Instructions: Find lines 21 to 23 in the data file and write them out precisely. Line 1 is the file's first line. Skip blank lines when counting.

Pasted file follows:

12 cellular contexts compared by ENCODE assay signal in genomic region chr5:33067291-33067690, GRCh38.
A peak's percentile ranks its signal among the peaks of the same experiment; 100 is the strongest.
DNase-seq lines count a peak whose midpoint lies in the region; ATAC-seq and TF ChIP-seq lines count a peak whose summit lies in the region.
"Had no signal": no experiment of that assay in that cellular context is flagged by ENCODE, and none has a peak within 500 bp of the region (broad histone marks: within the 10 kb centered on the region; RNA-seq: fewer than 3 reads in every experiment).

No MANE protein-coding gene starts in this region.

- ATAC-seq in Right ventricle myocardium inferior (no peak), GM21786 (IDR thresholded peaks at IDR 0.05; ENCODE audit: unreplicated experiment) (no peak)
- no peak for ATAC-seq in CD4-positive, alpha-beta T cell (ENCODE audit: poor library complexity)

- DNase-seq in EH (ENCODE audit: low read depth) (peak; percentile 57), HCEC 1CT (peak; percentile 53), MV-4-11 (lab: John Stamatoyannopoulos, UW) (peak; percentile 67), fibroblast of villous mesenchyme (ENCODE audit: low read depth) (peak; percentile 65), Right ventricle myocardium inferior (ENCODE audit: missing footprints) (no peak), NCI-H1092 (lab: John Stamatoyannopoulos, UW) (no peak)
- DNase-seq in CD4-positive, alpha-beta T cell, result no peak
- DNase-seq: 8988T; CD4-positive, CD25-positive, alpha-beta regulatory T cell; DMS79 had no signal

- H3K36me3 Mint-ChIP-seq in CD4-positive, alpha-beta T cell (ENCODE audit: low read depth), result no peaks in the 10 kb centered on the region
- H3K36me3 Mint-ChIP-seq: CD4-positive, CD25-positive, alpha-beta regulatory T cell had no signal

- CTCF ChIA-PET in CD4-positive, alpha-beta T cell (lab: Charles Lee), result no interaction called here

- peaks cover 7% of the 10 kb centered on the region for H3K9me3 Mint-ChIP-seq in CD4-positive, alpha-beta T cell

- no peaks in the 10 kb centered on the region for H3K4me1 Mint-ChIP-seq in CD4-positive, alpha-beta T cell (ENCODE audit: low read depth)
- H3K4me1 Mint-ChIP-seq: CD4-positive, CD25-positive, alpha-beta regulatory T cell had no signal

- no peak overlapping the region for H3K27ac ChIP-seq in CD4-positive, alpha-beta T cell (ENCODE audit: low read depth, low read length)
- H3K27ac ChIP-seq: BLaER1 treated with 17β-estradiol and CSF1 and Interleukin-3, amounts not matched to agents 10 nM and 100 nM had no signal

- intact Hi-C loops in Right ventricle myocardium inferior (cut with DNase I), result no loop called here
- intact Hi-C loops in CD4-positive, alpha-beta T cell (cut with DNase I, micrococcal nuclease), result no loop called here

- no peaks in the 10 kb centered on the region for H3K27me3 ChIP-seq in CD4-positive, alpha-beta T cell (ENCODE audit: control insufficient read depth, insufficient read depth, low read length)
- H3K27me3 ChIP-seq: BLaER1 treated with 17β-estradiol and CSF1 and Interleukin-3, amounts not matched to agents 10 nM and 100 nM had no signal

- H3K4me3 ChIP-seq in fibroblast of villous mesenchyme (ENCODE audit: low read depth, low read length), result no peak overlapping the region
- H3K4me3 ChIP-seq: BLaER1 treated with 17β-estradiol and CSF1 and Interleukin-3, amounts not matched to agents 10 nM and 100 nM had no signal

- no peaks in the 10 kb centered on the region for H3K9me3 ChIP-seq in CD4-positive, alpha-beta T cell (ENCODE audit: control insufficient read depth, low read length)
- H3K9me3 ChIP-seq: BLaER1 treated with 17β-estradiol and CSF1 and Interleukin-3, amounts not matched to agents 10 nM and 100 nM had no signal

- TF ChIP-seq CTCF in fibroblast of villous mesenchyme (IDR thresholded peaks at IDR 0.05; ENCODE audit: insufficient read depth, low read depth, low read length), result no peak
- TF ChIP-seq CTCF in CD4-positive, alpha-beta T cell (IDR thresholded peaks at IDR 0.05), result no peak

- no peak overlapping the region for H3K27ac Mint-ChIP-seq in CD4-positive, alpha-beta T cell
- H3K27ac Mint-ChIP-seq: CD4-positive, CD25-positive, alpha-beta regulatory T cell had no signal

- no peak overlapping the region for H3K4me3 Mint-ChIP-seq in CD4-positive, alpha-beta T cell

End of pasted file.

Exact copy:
- no peaks in the 10 kb centered on the region for H3K27me3 ChIP-seq in CD4-positive, alpha-beta T cell (ENCODE audit: control insufficient read depth, insufficient read depth, low read length)
- H3K27me3 ChIP-seq: BLaER1 treated with 17β-estradiol and CSF1 and Interleukin-3, amounts not matched to agents 10 nM and 100 nM had no signal

- H3K4me3 ChIP-seq in fibroblast of villous mesenchyme (ENCODE audit: low read depth, low read length), result no peak overlapping the region